But only "to an extent." The new government will be answerable to popular anti-communal and anti-neoliberal sentiments that pushed it to victory, and the parliamentary left will be able to exert some pressure in this direction. Some of the worst excesses of the previous government may be corrected. The perpetrators of the Gujarat massacres, for instance, could be brought to justice, and there could be a reversal of the communalization of education and culture.
But on issues such as nuclear disarmament, Congress' "realism" is certain to trump the left's rhetorical opposition. In fact, the record of the left-wing parties in Indian states where they have been dominant is not inspiring.
In the state of West Bengal, which has been controlled by the left for more than 25 years, the ruling Communist Party of India (Marxist) (CPI-M) projects itself as a more "reliable" ally for Western multinationals than the right. Following its own path toward neoliberalism, the government bulldozed shantytowns and evicted nearly 100,000 slum-dwellers from the streets of Kolkata (Calcutta) alone--with the promise of a paltry $25 compensation.
The CPI-M may rail against "reckless privatization," but it wishes merely to "slow down" the pace. That's why it has itself attracted foreign multinationals like IBM, Pepsi and Mitsubishi--and hired the U.S. public relations firm McKinsey & Company to sell its image abroad. Meanwhile, it has increased restrictions on unions to prevent strikes and job actions.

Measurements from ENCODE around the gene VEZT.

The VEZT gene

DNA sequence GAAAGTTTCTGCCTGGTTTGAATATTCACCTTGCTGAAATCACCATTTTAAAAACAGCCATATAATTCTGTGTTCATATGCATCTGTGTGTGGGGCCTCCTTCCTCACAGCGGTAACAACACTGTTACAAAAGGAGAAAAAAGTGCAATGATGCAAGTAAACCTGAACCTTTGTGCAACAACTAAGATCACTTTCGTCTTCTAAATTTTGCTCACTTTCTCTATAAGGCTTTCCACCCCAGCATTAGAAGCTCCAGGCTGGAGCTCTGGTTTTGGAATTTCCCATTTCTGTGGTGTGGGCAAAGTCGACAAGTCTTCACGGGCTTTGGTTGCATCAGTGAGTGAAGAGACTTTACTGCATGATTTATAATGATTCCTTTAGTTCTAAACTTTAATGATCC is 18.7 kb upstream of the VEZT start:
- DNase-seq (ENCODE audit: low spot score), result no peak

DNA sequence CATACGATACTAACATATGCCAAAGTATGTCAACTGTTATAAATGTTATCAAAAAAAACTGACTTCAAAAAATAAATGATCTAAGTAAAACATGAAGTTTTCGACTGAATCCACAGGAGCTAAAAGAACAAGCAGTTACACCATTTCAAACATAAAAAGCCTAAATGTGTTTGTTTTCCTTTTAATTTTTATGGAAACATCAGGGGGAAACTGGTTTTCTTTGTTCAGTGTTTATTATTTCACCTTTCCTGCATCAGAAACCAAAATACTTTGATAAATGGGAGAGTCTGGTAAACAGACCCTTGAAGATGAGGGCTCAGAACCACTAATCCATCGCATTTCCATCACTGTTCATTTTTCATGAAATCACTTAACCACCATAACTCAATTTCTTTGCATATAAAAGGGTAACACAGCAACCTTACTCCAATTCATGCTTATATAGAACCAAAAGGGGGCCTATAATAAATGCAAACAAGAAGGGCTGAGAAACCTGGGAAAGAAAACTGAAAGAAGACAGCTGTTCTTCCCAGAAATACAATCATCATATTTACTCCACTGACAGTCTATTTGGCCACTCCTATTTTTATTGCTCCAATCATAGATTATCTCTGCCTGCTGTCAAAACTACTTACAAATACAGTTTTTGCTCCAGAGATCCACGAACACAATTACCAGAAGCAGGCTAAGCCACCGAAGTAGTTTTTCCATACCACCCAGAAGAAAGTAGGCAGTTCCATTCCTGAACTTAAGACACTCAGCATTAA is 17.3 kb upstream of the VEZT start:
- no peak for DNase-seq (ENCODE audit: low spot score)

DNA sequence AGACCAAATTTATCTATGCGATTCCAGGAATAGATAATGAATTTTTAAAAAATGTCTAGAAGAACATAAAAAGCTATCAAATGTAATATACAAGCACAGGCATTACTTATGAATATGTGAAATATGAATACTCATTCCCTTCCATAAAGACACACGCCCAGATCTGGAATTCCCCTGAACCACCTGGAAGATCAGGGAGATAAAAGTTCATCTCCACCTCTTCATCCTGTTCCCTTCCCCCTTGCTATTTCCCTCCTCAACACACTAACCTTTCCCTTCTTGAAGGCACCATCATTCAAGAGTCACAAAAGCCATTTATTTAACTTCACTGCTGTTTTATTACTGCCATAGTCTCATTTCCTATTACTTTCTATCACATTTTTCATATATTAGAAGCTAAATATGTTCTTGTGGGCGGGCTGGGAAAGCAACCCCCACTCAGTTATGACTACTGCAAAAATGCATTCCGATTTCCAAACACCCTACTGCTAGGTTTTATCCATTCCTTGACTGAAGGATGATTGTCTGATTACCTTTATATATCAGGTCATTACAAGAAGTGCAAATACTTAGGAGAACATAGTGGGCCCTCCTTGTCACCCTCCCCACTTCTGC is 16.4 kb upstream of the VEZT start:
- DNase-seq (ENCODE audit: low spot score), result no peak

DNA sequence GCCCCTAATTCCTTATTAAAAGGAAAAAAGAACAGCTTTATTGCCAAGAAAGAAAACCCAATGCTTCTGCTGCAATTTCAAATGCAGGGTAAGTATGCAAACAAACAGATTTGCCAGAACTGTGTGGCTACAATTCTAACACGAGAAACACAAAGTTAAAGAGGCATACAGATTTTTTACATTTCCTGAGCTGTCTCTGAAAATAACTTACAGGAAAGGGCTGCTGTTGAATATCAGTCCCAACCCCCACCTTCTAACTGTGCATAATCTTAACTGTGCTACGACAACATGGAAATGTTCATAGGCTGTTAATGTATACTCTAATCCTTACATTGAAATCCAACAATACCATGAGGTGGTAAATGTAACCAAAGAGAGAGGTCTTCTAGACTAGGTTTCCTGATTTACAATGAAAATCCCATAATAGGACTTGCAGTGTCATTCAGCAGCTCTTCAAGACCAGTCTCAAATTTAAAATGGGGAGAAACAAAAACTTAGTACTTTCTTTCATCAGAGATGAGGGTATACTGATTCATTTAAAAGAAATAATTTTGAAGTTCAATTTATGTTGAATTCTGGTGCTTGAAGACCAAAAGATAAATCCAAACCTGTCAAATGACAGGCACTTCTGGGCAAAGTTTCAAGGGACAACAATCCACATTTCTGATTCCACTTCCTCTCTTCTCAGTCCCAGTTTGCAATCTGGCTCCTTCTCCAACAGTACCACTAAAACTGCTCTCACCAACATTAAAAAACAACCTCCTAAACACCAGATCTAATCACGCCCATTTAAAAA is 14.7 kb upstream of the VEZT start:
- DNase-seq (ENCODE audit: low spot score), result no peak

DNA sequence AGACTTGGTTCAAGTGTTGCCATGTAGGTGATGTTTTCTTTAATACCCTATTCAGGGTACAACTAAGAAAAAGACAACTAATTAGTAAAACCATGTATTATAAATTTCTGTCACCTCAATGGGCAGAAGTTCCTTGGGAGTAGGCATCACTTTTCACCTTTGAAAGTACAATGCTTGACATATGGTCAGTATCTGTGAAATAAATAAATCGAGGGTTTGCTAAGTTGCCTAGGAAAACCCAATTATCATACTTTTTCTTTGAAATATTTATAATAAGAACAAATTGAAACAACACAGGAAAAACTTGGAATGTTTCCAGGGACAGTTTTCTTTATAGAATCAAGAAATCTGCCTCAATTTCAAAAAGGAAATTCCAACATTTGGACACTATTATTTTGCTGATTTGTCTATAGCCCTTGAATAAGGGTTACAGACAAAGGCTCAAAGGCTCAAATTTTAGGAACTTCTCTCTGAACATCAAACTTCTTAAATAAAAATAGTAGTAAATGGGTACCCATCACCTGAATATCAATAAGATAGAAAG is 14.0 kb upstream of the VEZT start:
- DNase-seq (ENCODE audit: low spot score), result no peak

Furthermore, the BJP and its fascist allies in the RSS aren't finished. Now in the opposition, the BJP may well revert to its more virulently chauvinist politics. Combating the right will take on more urgency in the coming months--and put the Communist Parties to the test.
Left-wing commentators like Achin Vanaik have consistently argued that the struggle against communalism must be linked up with class struggle and the fight against caste oppression. But the CPs have used their influence among workers to further their electoral gains and little more. Unable to effectively link the issues of class and caste, they abdicated leadership of the movements of the oppressed castes and tribes to regional and issue-based parties--such as Mulayam Singh Yadav's Samajwadi Party and Mayawati's Bahujan Samaj Party.
In the coming months, the parliamentary left will face a dilemma. Congress will doubtless use the threat of the lurking BJP as an excuse to demand compromises from the left. But every concession made by the left will threaten its credibility among its mass base.
Although the CPs are led by ossified bureaucracies, their rank and files have been energized in recent years by the growth of the anti-globalization and antiwar movements. India's social movements--especially the dalit and women's movements--have also had an impact on activists. The CPs are struggling to catch up to maintain their credibility.
This was evident at the World Social Forum in Mumbai in January this year--where the left's organizational role was as impressive as its relative disconnect from the social movements, which tend to be dominated by NGOs.
Whether CP politicians now in a position of considerable power in the central government will respond to the pressures of the Congress and multinational corporations or to the demands of workers and the poor remains to be seen. This will depend on the energy of the movements themselves in pressing their agenda.